It's actually a quite necessary part of bringing the general population on board to enable an empire to be maintained. Now, apart from places like the Virgin Islands and Porto Rico, the USA does not have the sort of imperial administration requirements needed by the European powers. It is also needed as part of the "theatre" needed to maintain power - the British Empire managed to rule over tens of millions with a few hundred in numerous countries.

          The USA uses what in the 19th century was called "gunboat diplomacy" to enforce its trading position, exactly the same reason the British had for its Empire. The reason for the exceptionalism meme is simply to ensure the electorate are willing to keep up the organisation and military necessary to enforce the predominant trading position.

          If you look to Africa, China is building a similar trading position to gain access to raw materials like copper in order to feed the needs of its industries. Inevitably this has led to considerable influence over nominally indpendent governments and settlements of Chinese entrepreneurs remarkably similar to those of the old imperial powers. Chinese exceptionalism is even more pronounced than American. There are serious paeleontolgists who maintain the official line that the Chinese are descended from a different branch of the genus homo than the rest of the world.

          Why doesn't Mitt Romney carry an iPhone? 1. He has staff to carry his cellphone 2. He has an Ann Droid.

          by Lib Dem FoP on Wed Oct 10, 2012 at 07:18:57 AM PDT

          [ Parent ]

  •  The Democracy Where the American Dream is the (0+ / 0-)

    hardest to achieve in the world.

    We are called to speak for the weak, for the voiceless, for victims of our nation and for those it calls enemy.... --ML King "Beyond Vietnam"

    by Gooserock on Wed Oct 10, 2012 at 05:56:02 AM PDT

  •  hmm (1+ / 0-)
    Recommended by:
    On average across the country’s brief 236-year history we’ve been the greatest.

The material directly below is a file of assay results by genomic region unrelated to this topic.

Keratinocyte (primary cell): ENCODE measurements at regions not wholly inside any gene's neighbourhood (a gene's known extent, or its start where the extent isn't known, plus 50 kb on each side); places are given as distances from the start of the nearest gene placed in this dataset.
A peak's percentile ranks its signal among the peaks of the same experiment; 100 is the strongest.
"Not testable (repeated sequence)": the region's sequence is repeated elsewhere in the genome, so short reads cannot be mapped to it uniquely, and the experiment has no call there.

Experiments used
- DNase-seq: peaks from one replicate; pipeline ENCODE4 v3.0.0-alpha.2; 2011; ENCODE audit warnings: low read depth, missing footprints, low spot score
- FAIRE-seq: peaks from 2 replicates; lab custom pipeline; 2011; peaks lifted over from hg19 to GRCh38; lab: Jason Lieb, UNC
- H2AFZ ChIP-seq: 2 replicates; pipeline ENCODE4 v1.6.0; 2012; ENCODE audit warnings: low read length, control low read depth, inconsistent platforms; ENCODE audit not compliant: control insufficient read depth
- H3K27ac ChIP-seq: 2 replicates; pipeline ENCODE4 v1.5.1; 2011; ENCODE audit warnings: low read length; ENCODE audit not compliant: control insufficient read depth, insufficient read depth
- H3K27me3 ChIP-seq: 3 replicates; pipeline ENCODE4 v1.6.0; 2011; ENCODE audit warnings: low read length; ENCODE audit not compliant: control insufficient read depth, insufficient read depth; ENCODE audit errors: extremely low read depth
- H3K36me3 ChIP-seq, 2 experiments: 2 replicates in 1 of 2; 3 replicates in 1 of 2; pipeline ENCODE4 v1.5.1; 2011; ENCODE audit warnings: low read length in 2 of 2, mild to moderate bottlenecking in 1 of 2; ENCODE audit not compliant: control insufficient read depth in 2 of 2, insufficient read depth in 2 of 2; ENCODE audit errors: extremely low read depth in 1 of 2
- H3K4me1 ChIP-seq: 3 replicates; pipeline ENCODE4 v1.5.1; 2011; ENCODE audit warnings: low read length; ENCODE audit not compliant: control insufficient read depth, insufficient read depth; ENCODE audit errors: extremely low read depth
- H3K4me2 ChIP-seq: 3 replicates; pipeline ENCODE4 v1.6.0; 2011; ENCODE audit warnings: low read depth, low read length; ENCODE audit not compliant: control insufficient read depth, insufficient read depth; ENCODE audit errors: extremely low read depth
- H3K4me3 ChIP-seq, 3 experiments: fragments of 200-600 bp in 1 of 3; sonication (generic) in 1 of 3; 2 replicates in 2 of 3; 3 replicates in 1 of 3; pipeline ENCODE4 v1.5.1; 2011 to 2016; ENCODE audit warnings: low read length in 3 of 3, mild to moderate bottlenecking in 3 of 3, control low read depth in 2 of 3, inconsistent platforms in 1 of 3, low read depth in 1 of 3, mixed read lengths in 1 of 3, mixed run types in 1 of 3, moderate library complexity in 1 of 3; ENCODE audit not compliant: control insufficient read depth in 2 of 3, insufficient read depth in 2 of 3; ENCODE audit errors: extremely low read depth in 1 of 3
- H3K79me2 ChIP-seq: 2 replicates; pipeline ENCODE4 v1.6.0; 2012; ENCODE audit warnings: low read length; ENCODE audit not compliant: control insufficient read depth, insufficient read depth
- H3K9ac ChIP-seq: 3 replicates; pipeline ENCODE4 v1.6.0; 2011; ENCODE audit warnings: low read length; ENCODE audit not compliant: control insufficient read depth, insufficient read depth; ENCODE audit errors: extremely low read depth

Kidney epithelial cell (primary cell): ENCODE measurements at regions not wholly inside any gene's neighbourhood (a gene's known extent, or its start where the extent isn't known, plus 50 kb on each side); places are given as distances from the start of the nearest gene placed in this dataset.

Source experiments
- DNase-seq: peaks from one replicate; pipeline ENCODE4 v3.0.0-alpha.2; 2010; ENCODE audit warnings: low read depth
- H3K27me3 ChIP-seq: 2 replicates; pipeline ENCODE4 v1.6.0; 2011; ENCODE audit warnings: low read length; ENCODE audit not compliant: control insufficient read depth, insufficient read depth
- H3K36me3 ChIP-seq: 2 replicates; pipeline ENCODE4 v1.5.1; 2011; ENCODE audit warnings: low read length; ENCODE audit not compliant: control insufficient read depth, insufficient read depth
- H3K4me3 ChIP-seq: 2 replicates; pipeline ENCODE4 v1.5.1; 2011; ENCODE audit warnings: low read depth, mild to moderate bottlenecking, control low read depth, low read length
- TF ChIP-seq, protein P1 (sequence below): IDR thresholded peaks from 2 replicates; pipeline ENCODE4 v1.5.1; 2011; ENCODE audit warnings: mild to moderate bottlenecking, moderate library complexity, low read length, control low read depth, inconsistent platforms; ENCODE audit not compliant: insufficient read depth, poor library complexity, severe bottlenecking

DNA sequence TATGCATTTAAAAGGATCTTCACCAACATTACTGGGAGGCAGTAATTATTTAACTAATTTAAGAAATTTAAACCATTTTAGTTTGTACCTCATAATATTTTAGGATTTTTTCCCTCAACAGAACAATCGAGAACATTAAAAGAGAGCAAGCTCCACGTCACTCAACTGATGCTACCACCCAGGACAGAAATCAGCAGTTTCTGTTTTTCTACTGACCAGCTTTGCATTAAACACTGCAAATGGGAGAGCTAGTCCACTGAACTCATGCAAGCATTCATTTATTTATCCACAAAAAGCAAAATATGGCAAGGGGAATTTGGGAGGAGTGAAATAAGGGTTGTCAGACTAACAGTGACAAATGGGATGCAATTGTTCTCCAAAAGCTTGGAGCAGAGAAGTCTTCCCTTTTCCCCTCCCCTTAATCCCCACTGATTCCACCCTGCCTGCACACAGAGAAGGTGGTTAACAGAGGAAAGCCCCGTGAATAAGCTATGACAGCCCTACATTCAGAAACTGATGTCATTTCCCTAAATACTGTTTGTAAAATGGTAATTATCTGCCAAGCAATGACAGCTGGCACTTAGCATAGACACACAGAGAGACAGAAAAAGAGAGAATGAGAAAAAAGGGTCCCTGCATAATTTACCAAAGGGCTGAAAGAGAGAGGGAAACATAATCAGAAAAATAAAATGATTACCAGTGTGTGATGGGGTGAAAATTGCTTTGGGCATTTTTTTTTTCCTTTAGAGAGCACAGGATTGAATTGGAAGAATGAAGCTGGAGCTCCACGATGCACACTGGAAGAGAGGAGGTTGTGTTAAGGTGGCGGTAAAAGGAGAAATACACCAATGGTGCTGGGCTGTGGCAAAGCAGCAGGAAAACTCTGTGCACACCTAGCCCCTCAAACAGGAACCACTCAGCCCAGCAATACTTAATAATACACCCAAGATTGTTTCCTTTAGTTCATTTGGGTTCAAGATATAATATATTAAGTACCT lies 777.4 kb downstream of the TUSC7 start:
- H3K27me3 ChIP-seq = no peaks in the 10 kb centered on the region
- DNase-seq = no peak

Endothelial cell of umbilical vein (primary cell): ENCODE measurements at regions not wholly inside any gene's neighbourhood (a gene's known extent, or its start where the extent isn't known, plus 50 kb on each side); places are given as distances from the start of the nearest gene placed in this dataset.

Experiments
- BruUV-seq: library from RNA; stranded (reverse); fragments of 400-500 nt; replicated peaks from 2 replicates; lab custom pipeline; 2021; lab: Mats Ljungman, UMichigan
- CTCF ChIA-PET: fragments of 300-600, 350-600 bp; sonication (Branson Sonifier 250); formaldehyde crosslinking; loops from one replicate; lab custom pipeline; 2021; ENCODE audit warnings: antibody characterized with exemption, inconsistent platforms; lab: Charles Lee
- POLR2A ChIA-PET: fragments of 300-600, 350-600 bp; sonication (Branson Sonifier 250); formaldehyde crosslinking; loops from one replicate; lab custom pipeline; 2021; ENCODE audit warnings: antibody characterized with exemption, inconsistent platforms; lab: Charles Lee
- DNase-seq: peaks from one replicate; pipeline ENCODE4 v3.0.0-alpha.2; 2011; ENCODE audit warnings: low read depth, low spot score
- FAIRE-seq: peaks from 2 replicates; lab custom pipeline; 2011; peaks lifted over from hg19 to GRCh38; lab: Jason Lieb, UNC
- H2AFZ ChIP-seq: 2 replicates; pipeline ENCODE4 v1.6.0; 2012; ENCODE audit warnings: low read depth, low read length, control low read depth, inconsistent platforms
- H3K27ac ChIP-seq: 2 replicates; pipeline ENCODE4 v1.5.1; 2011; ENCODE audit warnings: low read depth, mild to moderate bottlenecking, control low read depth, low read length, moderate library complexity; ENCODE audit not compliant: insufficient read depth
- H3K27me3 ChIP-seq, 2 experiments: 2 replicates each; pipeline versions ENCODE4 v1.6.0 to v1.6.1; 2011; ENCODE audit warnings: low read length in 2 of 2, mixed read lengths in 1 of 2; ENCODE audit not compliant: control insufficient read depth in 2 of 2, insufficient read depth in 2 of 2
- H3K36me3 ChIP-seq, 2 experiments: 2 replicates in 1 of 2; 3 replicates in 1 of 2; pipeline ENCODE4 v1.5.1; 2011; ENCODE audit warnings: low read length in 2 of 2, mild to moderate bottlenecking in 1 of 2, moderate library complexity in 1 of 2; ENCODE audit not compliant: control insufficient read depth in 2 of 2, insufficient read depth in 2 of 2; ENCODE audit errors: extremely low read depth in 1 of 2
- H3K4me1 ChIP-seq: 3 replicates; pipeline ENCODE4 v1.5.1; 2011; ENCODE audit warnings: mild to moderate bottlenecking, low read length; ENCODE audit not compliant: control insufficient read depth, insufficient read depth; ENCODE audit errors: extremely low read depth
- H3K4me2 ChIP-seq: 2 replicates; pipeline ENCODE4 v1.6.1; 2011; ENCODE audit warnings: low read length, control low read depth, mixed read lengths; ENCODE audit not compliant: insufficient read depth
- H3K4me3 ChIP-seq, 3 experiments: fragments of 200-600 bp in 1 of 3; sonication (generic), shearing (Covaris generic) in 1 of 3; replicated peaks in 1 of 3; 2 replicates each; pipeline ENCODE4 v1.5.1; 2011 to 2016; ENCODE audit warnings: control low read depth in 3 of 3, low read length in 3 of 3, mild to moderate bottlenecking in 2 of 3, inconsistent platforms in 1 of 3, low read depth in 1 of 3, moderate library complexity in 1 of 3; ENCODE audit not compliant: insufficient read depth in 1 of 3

I don't see this.  Prior to WW2 the US was not the richest or most powerful country.  Prior to WW1 the European great powers considered America an also-ran.  Wilson was given very short shrift at Versailles.  In the 19th C, the world was aghast at first chattel slavery and then the Civil War.  Canada deliberately wrote its first constitution in 1867 as a reaction to what its founders saw as the flaws in the US model.

    I see very little claim to calling America the greatest, even in terms of raw power/prestige/wealth/military might before WW2.  

  •  'Dis is huge...HUGE....' (0+ / 0-)

    This year, I'm doing something I've never done before - I'm voting a straight Democratic ticket

    by chmood on Wed Oct 10, 2012 at 06:50:36 AM PDT

  •  Exceptions? (0+ / 0-)

    One way we are exceptional is that our national identity was forged on civic, as opposed to religious or 'racial' or cultural commonalities. Some on the right claim we are an especially religious nation, but history doesn't support this. of the original 13 colonies, only the Boston colony placed faith at the center of things. And even in Boston, religious pluralism triumphed by mid 18th century.   The Puritans, with great wailing had to see Harvard taken over by Unitarians.  And at about the same time (1740) the great Johnathan Edwards discovered he could no longer order Bostonians to attend church.  One Sunday when he went around town chastising the slackers, he was told that they were going to the tavern instead, and he could go suck lemons.  Things were never the same.